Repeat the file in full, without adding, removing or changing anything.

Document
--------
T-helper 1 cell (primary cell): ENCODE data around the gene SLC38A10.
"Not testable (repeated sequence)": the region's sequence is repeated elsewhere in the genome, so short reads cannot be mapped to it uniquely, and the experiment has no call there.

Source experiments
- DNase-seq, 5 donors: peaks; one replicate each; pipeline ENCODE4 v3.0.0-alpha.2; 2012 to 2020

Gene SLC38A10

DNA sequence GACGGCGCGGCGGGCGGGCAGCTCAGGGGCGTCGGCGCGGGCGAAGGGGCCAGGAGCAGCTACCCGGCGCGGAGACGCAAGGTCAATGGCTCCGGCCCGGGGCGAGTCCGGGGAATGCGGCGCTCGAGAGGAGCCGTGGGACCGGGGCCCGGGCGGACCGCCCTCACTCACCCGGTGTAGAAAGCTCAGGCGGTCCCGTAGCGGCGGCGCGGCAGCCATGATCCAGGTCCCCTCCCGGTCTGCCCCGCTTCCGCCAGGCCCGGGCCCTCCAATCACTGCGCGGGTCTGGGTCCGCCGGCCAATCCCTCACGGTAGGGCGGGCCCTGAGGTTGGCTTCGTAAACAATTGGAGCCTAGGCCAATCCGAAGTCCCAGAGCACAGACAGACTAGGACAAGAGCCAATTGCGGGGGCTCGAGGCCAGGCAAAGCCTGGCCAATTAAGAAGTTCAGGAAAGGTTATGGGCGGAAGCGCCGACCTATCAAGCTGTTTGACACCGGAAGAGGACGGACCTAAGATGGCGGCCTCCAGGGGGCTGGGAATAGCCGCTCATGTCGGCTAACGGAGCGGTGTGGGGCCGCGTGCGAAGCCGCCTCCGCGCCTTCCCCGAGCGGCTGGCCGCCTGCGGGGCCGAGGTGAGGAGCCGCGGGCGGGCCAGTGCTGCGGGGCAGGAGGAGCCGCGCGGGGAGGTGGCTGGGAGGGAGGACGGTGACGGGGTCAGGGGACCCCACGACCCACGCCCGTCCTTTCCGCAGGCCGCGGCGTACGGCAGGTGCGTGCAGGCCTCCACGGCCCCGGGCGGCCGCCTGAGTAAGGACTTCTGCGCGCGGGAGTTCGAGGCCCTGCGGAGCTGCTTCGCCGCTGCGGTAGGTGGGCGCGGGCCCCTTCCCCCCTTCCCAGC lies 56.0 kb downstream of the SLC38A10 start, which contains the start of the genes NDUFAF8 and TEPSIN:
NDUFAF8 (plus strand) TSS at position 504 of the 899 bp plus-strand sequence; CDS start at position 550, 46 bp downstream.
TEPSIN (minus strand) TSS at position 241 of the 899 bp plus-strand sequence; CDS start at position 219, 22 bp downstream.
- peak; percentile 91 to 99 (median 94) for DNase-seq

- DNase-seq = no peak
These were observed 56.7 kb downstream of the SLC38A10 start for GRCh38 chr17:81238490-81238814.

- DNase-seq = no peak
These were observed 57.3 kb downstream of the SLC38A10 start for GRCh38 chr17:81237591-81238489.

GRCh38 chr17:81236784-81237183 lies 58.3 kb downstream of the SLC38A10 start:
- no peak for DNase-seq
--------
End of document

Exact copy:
T-helper 1 cell (primary cell): ENCODE data around the gene SLC38A10.
"Not testable (repeated sequence)": the region's sequence is repeated elsewhere in the genome, so short reads cannot be mapped to it uniquely, and the experiment has no call there.

Source experiments
- DNase-seq, 5 donors: peaks; one replicate each; pipeline ENCODE4 v3.0.0-alpha.2; 2012 to 2020

Gene SLC38A10

DNA sequence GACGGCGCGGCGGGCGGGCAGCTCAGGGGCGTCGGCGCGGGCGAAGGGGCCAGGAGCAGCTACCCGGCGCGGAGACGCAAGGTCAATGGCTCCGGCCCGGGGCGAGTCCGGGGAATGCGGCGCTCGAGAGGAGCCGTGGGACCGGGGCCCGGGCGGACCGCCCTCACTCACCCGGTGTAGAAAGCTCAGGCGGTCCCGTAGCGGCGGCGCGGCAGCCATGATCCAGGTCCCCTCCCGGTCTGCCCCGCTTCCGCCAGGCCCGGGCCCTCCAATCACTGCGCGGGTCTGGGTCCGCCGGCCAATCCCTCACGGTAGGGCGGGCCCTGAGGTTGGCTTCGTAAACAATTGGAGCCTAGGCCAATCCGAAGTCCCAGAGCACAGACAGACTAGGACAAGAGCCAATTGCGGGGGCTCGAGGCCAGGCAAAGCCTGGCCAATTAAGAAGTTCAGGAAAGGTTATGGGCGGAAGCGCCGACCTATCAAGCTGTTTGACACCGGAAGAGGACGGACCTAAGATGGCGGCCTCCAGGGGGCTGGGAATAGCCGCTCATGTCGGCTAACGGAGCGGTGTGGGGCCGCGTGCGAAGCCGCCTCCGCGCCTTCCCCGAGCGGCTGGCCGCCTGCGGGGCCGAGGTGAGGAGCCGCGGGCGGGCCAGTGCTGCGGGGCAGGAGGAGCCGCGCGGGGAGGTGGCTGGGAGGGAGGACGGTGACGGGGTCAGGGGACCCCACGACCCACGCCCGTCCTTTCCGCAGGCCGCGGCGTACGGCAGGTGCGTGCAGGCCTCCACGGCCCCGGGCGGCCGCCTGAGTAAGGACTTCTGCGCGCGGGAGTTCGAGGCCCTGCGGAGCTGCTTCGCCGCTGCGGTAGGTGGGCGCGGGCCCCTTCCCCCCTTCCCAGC lies 56.0 kb downstream of the SLC38A10 start, which contains the start of the genes NDUFAF8 and TEPSIN:
NDUFAF8 (plus strand) TSS at position 504 of the 899 bp plus-strand sequence; CDS start at position 550, 46 bp downstream.
TEPSIN (minus strand) TSS at position 241 of the 899 bp plus-strand sequence; CDS start at position 219, 22 bp downstream.
- peak; percentile 91 to 99 (median 94) for DNase-seq

- DNase-seq = no peak
These were observed 56.7 kb downstream of the SLC38A10 start for GRCh38 chr17:81238490-81238814.

- DNase-seq = no peak
These were observed 57.3 kb downstream of the SLC38A10 start for GRCh38 chr17:81237591-81238489.

GRCh38 chr17:81236784-81237183 lies 58.3 kb downstream of the SLC38A10 start:
- no peak for DNase-seq